Student-Run Business in Edinboro

Category:  News
Wednesday, February 3rd, 2016 at 6:12 PM

“I remember the first time I worked hard enough and had enough money to buy my own groceries,” he said. “That was a great day for me.”

Edinboro student, Alan Soltys, did everything from telemarketing and driving ambulances to cleaning bathrooms and buffing floors before deciding to return to a college campus and start his own business.

“I’ve basically done every single menial job there is to do because I was forced to provide for my family,” Soltys said.

“That was my life.”

Although now in his 40s, Soltys was married around age 20 and had his first child a year later; he had the second a few years afterwards.

At one time, he would gather up change to make a weekly trip to Dunkin Donuts, counting every penny, nickel and dime to reach $1.50, the amount they needed to buy a half dozen donuts.

After graduating high school, Soltys, 18 at the time, moved to Boston to attend college, but after a semester, he dropped out.

“I grew up with a lot of talent, [and] I have a photographic memory,” he said. “[But] I didn’t know what I was doing.”

He found a job and some roommates. Then, began smoking marijuana.

“I smoked marijuana one time,” he said, “for 10 years straight.”

“What happened to me is that all the promise I had — my memory, my ability to talk to people, and all those things — kind of fell into the background. I really just became this ‘schlub’ that sat on the couch, ate Chinese food, and smoked marijuana.”

After some point, he joined the Navy, but was dismissed with a hardship discharge.

“And then I didn’t know what to do,” Soltys said.

That’s when he first moved to Meadville and found a job driving an ambulance. Most times, he was working two jobs at a time in order to raise three children. His father, who drove trucks for a living, had taught Soltys the importance of hard work.

“I am grateful for that,” Soltys said. “I could always get another job; I would tell people I would do whatever.”

During this time, he tried to make money online. “I got duped so many times, and I realized the Internet wasn’t made so the little guy could make money,” he said.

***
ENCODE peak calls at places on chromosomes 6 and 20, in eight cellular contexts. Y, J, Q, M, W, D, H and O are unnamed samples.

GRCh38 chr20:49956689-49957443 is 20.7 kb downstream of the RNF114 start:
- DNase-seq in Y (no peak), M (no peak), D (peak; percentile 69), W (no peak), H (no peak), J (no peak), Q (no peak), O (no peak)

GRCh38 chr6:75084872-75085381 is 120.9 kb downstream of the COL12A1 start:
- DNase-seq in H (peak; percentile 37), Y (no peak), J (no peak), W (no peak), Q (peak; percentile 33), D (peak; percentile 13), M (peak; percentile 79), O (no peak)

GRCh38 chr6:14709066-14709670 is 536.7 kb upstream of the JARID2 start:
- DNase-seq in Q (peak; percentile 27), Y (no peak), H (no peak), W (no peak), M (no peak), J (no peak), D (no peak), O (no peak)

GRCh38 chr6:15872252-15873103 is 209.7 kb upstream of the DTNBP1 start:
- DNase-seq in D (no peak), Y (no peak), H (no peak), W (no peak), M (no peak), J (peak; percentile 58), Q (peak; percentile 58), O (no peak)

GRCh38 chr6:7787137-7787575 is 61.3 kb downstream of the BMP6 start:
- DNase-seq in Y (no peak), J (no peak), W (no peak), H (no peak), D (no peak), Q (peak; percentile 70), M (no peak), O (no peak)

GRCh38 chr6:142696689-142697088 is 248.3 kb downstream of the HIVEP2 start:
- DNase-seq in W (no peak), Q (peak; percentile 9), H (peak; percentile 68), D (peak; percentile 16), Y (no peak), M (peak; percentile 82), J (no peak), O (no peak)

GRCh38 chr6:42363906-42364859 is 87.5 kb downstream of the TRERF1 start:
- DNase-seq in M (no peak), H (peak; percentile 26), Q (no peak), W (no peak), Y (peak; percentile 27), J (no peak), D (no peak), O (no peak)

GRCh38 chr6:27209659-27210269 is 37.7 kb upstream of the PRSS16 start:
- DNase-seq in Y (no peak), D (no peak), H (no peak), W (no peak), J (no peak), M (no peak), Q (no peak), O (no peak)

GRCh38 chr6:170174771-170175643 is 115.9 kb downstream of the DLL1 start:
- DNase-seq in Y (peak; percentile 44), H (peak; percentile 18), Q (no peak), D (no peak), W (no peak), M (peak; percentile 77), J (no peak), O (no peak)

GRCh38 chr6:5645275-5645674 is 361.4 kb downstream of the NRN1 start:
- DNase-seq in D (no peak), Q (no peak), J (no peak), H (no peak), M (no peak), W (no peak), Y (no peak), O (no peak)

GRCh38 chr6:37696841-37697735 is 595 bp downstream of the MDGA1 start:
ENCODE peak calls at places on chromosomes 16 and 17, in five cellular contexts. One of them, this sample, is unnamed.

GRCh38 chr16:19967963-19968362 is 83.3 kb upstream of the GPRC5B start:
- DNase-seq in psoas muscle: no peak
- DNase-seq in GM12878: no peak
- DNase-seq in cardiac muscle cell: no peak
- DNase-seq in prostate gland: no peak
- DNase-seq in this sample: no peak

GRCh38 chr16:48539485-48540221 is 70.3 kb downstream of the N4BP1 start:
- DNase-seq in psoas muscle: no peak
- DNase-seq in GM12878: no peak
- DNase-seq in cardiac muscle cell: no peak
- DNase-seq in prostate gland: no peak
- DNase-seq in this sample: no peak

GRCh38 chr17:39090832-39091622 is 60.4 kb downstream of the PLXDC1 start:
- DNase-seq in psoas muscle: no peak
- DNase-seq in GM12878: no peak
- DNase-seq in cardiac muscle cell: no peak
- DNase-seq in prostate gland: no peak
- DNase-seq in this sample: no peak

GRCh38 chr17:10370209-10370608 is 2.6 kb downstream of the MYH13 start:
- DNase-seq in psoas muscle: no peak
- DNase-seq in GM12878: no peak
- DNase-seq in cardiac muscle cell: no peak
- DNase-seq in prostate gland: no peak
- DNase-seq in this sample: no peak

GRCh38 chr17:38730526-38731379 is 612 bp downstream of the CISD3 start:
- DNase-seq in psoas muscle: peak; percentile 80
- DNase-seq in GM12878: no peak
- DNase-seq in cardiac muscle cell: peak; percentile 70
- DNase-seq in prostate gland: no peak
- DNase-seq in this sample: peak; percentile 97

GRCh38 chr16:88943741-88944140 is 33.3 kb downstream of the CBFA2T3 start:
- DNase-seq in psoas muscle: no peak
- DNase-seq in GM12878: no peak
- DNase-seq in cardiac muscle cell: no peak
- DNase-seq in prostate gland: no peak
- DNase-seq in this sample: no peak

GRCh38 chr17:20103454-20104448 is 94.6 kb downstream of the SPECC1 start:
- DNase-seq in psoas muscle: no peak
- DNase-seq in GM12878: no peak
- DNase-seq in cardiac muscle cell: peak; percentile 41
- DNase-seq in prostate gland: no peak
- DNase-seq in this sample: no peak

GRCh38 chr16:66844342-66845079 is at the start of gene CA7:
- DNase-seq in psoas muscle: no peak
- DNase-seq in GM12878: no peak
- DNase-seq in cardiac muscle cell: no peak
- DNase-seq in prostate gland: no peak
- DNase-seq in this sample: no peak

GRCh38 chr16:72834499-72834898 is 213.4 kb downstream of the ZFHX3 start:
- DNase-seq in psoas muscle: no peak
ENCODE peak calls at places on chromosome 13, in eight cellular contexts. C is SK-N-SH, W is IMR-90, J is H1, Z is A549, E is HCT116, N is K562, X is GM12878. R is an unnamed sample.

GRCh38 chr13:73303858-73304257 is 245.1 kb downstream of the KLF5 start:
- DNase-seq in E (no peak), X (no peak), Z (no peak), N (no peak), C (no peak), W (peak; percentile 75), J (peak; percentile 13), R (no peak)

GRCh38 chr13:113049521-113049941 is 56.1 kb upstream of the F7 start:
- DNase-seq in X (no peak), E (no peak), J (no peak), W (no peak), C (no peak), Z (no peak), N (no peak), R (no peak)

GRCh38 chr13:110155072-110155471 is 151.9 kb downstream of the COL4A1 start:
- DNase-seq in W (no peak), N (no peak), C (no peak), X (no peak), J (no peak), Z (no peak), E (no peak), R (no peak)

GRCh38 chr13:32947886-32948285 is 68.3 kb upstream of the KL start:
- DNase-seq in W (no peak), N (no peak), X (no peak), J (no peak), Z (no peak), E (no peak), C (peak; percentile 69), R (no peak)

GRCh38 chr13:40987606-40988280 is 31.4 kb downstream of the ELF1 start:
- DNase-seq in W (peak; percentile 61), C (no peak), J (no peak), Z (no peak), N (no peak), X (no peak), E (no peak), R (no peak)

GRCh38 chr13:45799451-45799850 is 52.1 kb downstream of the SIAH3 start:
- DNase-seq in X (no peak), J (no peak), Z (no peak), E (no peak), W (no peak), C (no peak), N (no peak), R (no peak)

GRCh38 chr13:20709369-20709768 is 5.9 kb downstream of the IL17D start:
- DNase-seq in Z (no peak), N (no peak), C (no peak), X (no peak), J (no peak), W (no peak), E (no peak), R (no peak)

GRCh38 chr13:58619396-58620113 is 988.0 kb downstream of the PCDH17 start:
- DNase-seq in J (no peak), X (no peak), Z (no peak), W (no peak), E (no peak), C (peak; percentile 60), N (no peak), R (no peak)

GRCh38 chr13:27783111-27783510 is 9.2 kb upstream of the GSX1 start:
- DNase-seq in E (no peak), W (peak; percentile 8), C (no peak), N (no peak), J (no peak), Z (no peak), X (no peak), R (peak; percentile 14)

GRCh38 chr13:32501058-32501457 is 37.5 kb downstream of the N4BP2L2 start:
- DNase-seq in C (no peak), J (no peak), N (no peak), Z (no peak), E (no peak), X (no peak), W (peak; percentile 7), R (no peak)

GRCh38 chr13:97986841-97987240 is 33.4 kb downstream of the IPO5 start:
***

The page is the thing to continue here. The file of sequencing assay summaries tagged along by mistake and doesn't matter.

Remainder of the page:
But then, he came up with the idea of Loklfolk, and while he doesn’t know if he will make any profit from it, he has found something he loves: providing others a way to do something they love.

Loklfolk Community Growth Group is a limited liability company that Soltys formed in March 2013. Its mission is to “rebuild community by building unity.” He calls it the “people’s corporation.”

“I think Loklfolk is a great idea. I think brother, Alan Soltys, has a great grip on what he’s thinking about, and it would benefit the community,” said Toney Wofford of Edinboro. “I think Loklfolk is a great way to raise our community back up.”

Loklfolk is a membership site where individuals will pay $10 dollars a month tointeract with the site however they see fit. There are sections to the site like Photofolk for photographers, Loklfocus for bloggers, and Quella for those who enjoy crafting.

“People should be able to do the things that they love to do,” Soltys said.

The reason members will pay $10 to be part of the site is to help even more people, in particular volunteer firefighters.

“We can do something by ourselves, but we could do anything together,” Soltys said. “It’s just that simple. There’s nothing we wouldn’t be able to do.”

The money raised through the site could be donated to organizations that are working to better the community.

Recently, school work has kept him from devoting all his time to Loklfolk, but Soltys has found a way to combine the two.

During the fall 2015 semester, he worked with others in Introduction to Public Relations to create a public relations campaign for Loklfolk, a campaign that he plans to implement over the course of this semester before his graduation in May.

“I put more time into that than school work,” he said.

But it is something he is passionate about.

“I want to give people an opportunity to be who they want to be, who they are,” he said.

Tracy Geibel is the executive editor for The Spectator and she can be reached at

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